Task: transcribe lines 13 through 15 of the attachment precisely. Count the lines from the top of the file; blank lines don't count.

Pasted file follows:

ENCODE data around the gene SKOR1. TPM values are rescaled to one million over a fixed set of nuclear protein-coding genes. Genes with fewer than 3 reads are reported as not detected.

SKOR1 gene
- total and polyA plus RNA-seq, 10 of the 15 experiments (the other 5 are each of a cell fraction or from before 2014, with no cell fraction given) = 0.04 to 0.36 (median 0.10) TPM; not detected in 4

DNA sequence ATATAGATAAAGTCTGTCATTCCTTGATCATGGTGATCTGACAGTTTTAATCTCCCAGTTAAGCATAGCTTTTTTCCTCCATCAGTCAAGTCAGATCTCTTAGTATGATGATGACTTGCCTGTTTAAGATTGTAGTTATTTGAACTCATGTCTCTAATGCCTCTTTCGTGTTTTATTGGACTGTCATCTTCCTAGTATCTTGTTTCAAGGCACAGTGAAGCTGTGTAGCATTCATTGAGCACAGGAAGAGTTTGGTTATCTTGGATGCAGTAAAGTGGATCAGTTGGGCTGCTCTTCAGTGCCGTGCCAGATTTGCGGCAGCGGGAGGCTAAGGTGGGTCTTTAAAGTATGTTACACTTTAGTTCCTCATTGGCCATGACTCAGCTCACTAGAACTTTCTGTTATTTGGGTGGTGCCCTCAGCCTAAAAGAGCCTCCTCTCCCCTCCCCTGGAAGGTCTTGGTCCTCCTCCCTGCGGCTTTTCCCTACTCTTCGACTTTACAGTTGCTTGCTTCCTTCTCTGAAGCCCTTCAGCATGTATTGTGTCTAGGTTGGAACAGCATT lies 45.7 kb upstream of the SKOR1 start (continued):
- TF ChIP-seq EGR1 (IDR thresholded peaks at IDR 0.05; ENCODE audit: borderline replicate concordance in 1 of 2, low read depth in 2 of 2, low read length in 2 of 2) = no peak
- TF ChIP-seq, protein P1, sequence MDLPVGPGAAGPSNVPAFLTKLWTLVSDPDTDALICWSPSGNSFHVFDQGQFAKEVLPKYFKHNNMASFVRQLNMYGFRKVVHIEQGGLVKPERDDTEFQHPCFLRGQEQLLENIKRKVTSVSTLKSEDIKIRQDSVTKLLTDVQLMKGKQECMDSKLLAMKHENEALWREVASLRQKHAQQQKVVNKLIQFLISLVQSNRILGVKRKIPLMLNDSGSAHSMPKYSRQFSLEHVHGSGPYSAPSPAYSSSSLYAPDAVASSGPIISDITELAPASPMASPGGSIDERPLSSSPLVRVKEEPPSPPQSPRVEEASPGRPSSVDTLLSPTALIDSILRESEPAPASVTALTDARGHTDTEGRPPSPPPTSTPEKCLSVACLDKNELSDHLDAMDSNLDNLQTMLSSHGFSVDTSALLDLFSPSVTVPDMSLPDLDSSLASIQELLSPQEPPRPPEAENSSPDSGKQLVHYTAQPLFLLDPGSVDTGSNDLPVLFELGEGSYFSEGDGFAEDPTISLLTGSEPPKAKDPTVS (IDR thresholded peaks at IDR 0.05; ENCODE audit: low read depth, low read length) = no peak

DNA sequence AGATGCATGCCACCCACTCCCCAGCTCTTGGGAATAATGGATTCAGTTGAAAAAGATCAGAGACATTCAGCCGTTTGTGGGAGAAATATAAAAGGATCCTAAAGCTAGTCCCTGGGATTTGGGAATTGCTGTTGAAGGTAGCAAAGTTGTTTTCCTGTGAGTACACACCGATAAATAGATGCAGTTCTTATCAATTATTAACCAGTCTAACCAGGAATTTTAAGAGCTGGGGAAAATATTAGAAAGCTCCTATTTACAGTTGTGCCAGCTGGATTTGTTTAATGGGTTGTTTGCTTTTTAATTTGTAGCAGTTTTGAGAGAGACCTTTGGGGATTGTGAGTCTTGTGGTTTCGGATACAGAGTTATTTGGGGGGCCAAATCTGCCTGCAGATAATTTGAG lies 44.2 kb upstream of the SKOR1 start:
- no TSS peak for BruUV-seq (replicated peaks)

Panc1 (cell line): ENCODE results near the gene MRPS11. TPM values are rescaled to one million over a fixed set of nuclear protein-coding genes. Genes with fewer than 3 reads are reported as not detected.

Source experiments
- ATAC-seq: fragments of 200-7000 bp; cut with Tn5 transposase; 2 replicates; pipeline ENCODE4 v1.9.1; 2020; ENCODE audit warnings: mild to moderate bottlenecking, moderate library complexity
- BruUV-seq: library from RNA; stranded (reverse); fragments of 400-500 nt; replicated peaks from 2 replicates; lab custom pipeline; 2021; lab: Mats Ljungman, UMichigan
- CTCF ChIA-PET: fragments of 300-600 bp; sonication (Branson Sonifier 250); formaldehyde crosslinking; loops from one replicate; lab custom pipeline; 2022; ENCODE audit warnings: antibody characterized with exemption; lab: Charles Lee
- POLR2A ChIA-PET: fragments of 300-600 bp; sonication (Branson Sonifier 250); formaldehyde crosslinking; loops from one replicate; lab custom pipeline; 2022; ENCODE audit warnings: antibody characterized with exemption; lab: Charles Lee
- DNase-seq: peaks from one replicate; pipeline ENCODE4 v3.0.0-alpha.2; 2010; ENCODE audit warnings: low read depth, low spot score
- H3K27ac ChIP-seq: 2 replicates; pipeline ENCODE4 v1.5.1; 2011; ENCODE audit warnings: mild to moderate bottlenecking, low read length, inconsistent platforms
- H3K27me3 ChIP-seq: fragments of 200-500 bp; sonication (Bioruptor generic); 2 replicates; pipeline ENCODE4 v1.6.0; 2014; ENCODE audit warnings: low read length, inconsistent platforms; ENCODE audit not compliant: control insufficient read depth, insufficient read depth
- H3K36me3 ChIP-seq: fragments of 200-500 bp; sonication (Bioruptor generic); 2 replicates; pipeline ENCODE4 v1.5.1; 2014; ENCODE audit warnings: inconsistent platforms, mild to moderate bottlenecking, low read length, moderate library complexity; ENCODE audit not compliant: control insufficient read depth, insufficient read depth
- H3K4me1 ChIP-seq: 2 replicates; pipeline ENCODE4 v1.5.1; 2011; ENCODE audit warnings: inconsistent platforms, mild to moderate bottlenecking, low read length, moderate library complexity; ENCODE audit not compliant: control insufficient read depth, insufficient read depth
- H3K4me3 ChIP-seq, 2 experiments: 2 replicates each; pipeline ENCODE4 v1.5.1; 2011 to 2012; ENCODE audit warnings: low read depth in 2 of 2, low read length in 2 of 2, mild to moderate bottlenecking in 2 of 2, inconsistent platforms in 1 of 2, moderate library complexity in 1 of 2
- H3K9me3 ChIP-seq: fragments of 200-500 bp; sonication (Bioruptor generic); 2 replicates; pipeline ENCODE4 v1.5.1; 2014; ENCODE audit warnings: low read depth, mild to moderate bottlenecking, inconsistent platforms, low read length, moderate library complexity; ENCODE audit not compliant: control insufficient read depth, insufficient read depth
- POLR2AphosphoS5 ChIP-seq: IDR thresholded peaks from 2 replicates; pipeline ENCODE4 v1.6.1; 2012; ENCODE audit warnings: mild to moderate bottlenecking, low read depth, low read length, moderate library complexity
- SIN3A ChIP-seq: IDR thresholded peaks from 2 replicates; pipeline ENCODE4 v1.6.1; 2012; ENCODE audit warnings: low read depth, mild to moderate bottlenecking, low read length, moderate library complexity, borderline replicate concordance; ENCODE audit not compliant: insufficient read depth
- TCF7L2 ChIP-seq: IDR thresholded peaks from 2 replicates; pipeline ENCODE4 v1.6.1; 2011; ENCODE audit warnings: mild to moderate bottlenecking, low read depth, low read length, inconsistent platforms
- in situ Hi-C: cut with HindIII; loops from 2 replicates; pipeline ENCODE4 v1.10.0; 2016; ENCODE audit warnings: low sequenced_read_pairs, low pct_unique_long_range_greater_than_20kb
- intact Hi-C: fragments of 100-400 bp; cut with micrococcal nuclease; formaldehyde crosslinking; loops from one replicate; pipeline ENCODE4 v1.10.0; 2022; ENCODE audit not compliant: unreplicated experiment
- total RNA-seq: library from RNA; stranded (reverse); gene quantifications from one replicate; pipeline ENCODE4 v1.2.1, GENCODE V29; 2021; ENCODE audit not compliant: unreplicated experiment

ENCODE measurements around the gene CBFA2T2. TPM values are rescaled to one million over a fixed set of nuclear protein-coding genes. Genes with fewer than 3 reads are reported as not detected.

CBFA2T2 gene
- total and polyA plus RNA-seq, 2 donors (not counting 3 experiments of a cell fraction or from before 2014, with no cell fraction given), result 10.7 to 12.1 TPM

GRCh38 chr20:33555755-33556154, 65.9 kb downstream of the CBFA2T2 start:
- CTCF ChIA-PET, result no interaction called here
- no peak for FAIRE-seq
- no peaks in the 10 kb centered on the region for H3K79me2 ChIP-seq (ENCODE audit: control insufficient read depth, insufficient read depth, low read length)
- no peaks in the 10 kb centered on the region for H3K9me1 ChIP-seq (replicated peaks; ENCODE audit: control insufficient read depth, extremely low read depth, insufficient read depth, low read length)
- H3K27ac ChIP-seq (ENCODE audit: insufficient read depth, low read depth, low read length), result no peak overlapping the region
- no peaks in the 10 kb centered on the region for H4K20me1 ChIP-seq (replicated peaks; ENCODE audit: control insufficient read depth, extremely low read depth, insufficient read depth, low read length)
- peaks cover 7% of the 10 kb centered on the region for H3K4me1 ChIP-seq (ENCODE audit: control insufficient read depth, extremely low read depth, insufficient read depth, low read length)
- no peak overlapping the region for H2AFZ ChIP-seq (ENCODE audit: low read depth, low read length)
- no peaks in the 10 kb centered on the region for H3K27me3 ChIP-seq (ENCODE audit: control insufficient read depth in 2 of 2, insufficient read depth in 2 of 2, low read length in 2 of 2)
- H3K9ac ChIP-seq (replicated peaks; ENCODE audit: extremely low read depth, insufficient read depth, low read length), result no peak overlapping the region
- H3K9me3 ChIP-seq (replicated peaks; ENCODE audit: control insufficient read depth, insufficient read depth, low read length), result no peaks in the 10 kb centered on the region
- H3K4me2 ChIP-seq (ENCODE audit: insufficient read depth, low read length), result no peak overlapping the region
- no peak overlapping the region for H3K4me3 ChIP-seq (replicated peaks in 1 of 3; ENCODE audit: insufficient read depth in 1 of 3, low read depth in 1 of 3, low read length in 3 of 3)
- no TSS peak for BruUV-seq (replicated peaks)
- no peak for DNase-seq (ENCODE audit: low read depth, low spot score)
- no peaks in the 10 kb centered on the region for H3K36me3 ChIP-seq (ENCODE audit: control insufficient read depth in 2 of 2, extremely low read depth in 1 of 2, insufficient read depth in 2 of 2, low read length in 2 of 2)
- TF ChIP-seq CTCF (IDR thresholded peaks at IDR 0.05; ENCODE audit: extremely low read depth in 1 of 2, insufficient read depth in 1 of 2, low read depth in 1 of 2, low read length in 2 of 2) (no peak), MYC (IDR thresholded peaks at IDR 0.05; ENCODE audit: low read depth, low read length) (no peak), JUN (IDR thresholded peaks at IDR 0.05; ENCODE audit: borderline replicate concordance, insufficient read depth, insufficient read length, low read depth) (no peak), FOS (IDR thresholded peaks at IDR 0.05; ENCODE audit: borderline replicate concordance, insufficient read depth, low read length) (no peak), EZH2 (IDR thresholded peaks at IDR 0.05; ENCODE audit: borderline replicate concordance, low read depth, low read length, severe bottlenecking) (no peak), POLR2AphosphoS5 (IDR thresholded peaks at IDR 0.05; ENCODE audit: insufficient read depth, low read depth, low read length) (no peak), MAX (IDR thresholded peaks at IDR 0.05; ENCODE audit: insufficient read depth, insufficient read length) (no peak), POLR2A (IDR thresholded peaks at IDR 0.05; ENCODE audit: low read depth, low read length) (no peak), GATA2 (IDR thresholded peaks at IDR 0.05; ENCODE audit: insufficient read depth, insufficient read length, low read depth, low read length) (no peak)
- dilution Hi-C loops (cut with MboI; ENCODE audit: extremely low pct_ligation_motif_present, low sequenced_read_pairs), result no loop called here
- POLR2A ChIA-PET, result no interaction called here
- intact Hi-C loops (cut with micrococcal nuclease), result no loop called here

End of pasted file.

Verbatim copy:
- CTCF ChIA-PET: fragments of 300-600 bp; sonication (Branson Sonifier 250); formaldehyde crosslinking; loops from one replicate; lab custom pipeline; 2022; ENCODE audit warnings: antibody characterized with exemption; lab: Charles Lee
- POLR2A ChIA-PET: fragments of 300-600 bp; sonication (Branson Sonifier 250); formaldehyde crosslinking; loops from one replicate; lab custom pipeline; 2022; ENCODE audit warnings: antibody characterized with exemption; lab: Charles Lee
- DNase-seq: peaks from one replicate; pipeline ENCODE4 v3.0.0-alpha.2; 2010; ENCODE audit warnings: low read depth, low spot score